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A Visual Guide to All 37 Villains in the Batman TV Series

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Here they all are with a little extra Bam! Pow! Zap! for good measure. 

1. THE RIDDLER (FRANK GORSHIN)

SEASON 1 (EPISODES 1, 2, 11, 12, 23, 24, 31, 32), SEASON 3 (EPISODE 2) 

The quintessential (and first) Batman villain to star in the ’66 series, Frank Gorshin would end up playing The Riddler in all of the character’s appearances in the series except for a two episode span during season two when John Astin stepped into the green tights.

2. THE RIDDLER (JOHN ASTIN)

SEASON 2 (EPISODES 45, 46)

Perhaps best known for playing Gomez Addams in ABC’s 1964 TV series The Addams Family, John Astin donned The Riddler’s costume for a short two-episode arc during Batman’s second season.

3. THE PENGUIN (BURGESS MEREDITH)

SEASON 1 (EPISODES 3, 4, 21, 22, 33, 34), SEASON 2 (EPISODES 17, 18, 27, 28, 37, 38, 39, 42, 43, 44), SEASON 3 (EPISODES 1, 4, 5, 20)

Burgess Meredith’s portrayal of The Penguin may be the most iconic (at least in appearance) of the entire series. With his purple top hat, monocle, and long cigarette, Meredith’s Penguin would appear in more Batman episodes (20) than any other villain. 

4. THE JOKER (CESAR ROMERO)

SEASON 1 (EPISODES 5, 6, 15, 16, 25, 26), SEASON 2 (EPISODES 21, 22, 37, 38, 39, 47, 48, 57, 58), SEASON 3 (EPISODES 10, 16, 17, 24)

Second only to Burgess Meredith as The Penguin, Cesar Romero appears in Batman as The Joker in 19 episodes in total. Known for his bright green hair, stark white makeup, and wide smile, Romero’s Joker would become one of the show’s most memorable villains. The actor famously refused to shave his signature mustache and you can see it under the white face paint particularly well on the high-definition transfers included on this Blu-ray box set. 

5. MR. FREEZE (GEORGE SANDERS)

SEASON 1 (EPISODES 7, 8) 

Appearing as Mr. Freeze for only two episodes during the show’s first season, George Sander’s Mr. Freeze is quite low tech compared to the getups that Otto Preminger and Eli Wallach would wear during season two. When he does eventually don his signature suit, Sanders looks more like an astronaut than a villain with super freezy powers. 

6. MR. FREEZE (OTTO PREMINGER)

SEASON 2 (EPISODES 19, 20)

Legendary, groundbreaking director Otto Preminger (Laura) took over the role of Mr. Freeze for two episodes during Batman’s second season and gives perhaps the most bizarre (and cool) performance of the three actors that would play the character.

7. MR. FREEZE (ELI WALLACH)

SEASON 2 (EPISODES 59, 60)

Eli Wallach (who passed away in June 2014 at the age of 98) played the frigid villain for the final two episodes of season two. His Mr. Freeze, who discovers an instant ice formula, is easily the most mustache-twirlingly and villainous of the three versions. It is also likely to be the most memorable.

8. ZELDA THE GREAT (ANNE BAXTER)

SEASON 1 (EPISODES 9, 10)

The great Anne Baxter (All About Eve, The Razor’s Edge, The Ten Commandments) plays Zelda the Great in a two-episode arc that includes the kidnapping of poor Aunt Harriet. This isn’t, however, the last time fans would see Baxter on the series...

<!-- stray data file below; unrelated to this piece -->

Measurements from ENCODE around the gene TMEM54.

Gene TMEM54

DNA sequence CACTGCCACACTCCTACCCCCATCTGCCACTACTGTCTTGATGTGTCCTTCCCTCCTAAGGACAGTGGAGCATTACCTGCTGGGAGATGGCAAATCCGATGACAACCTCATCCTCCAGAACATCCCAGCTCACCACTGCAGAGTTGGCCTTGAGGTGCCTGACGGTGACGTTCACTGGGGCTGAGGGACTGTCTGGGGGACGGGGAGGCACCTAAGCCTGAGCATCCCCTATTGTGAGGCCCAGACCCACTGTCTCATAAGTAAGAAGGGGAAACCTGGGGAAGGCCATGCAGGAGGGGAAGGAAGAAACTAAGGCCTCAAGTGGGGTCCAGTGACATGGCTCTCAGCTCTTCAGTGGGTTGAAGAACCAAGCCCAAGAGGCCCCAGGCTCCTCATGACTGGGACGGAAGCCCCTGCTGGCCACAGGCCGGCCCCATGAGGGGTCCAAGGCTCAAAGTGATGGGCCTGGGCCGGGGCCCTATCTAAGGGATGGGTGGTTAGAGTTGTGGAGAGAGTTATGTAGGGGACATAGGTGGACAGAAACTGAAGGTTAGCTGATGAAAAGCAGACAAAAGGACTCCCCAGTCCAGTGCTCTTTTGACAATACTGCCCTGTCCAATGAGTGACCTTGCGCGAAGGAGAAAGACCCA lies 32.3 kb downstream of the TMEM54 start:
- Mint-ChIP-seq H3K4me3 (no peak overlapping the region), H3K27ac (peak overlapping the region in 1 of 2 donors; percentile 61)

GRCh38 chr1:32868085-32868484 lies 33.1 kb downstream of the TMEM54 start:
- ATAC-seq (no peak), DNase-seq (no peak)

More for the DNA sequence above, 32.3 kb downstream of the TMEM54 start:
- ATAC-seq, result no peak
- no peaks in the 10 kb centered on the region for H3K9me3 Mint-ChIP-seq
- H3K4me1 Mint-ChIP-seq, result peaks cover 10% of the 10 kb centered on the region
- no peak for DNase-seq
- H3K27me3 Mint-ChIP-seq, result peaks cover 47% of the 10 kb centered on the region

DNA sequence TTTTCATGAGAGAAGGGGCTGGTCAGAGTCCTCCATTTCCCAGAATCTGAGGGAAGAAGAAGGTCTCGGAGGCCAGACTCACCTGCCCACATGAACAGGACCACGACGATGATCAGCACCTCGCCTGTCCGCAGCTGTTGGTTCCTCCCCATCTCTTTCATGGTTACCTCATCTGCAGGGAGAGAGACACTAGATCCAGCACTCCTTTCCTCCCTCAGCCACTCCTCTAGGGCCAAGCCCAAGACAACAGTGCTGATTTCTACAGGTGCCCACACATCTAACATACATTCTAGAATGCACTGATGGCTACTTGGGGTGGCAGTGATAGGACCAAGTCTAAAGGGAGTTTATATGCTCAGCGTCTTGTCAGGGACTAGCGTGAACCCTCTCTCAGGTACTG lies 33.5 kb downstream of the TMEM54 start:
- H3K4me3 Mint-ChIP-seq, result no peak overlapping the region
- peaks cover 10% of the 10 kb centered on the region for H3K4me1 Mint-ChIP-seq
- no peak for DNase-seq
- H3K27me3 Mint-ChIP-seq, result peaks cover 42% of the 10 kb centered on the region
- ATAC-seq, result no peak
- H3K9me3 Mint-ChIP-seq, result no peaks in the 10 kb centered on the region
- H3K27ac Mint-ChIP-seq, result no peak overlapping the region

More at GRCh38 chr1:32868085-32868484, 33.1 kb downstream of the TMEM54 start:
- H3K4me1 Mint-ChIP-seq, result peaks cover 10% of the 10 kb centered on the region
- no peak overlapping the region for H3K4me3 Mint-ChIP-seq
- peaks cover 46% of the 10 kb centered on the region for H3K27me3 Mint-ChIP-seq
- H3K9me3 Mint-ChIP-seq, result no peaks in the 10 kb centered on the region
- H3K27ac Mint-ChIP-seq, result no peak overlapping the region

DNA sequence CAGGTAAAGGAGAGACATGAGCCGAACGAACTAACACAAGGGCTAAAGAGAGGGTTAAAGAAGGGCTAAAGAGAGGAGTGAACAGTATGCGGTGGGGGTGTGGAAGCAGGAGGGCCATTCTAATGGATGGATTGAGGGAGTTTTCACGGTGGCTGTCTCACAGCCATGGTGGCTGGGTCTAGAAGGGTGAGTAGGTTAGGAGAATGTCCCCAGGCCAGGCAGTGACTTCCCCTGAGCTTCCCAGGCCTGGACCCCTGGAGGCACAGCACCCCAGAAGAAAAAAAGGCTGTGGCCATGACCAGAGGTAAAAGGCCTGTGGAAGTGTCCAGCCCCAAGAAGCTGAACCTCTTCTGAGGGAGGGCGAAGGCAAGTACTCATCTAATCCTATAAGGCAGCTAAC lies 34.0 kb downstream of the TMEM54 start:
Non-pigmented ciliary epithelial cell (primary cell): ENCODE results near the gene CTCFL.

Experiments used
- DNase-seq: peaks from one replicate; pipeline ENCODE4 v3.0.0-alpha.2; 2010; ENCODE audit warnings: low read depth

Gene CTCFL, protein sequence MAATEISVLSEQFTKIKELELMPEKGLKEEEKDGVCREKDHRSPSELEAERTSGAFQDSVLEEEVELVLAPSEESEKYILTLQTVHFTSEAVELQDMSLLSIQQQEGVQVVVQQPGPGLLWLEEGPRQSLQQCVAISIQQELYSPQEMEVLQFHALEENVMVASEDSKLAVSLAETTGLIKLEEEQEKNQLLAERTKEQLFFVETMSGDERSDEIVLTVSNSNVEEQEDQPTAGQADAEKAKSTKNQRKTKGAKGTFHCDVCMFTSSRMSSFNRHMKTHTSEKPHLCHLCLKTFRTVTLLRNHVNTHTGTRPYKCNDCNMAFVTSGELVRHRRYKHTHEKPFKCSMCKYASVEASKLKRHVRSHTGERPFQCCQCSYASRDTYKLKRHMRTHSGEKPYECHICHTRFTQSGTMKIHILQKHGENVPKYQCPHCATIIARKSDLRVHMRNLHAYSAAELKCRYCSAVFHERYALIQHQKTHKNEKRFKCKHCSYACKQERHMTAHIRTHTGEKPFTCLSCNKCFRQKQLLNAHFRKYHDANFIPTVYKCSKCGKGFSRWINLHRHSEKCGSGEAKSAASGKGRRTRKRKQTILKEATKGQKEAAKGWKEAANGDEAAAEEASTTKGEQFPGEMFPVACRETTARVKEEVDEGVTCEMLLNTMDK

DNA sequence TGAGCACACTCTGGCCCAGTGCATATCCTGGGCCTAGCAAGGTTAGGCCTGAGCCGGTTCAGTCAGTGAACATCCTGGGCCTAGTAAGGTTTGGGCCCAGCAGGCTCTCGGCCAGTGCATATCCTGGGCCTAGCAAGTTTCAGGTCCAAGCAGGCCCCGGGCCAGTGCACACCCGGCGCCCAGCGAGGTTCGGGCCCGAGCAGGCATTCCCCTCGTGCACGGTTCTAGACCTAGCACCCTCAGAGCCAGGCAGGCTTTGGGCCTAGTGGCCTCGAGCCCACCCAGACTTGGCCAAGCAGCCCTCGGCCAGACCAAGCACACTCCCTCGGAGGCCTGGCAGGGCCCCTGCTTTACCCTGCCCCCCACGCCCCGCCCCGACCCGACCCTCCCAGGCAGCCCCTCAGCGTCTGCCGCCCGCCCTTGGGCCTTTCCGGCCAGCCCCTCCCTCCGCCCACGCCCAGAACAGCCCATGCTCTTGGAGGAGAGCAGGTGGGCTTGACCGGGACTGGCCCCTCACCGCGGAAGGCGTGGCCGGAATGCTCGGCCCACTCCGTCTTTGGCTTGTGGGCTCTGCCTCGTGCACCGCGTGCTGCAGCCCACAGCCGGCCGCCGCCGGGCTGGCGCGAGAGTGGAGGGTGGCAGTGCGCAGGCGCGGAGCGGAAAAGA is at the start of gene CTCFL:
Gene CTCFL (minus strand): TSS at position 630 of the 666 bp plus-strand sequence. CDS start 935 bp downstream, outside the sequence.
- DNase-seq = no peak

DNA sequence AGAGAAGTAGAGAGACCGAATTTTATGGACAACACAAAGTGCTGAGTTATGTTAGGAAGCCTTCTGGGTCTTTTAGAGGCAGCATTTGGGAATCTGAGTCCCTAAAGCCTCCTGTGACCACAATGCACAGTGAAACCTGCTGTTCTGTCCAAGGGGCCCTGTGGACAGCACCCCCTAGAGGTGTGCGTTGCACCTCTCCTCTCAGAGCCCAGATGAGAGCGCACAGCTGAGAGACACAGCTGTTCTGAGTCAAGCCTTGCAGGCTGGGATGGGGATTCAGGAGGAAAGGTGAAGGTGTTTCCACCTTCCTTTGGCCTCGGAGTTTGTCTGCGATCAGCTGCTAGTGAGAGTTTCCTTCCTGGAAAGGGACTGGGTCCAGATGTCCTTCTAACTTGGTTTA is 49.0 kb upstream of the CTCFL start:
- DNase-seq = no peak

9. MAD HATTER (DAVID WAYNE)

SEASON 1 (EPISODES 13, 14), SEASON 2 (EPISODES 35, 36)

Screen and stage veteran David Wayne plays The Mad Hatter in four episodes spread over two seasons of Batman. The villain, obsessed with getting his hands on Batman’s cowl, conceals a Super Instant Mesmerizer in one of his many hats in an attempt to get the job done. The Dynamic Duo, of course, has other plans. 

10. FALSE FACE (MALACHI THRONE)

SEASON 1 (EPISODES 17, 18)

Malachi Throne was a staple of geek TV throughout his career: He made appearances in Star Trek: The Original Series, Star Trek: The Next Generation, Lost in Space, The Six Million Dollar Man, Babylon 5, and many more nerd-centric shows. We don’t even really get to see his recognizable face in Batman, however, as he plays a villain named False Face, who looks different nearly every time we see him.

11. CATWOMAN (JULIE NEWMAR)

SEASON 1 (EPISODES 19, 20), SEASON 2 (EPISODES 3, 4, 10, 29, 30, 33, 34, 40, 41, 49, 50)

Appearing in 13 Batman episodes over the show’s first two seasons, Julie Newmar’s Catwoman tussles with The Dynamic Duo more than any other female villain in the series. Not only did her appearance on the show make her the object of many a young man's affections, but it also helped establish the general look of the character on screen for years to come.

12. CATWOMAN (EARTHA KITT)

SEASON 3 (EPISODES 14, 16, 17)

Julie Newmar left some mighty big paws to fill when she didn’t return to the role of Catwoman for Batman’s third season. But, if you’re going to try to fill them, you might as well do it with a legend like Eartha Kitt. The singer, actress, and all-around dynamo donned the cat suit and purred her way into the hearts of Batman fans everywhere. I don’t know about you, but we can’t help but think of Catwoman every time we hear “Santa Baby” (which Kitt famously recorded) come on the radio during the holiday season.

Lee Meriwether played Catwoman in the 1966 movie.

13. KING TUT (VICTOR BUONO)

SEASON 1 (EPISODES 27, 28), SEASON 2 (7, 8, 53, 54), SEASON 3 (6, 23)

Ever the performer, Victor Buono’s over-the-top performance as Batman original villain King Tut earned him appearances in eight separate episodes over the show’s three seasons. The actor reportedly loved playing the character because it allowed him the opportunity to overact, one of the aspects of the character that makes King Tut so beloved (and if there’s ever a place to overact, the Batman series seems like a great place to do it). 

14. BOOKWORM (RODDY MCDOWALL)

SEASON 1 (EPISODES 29, 30)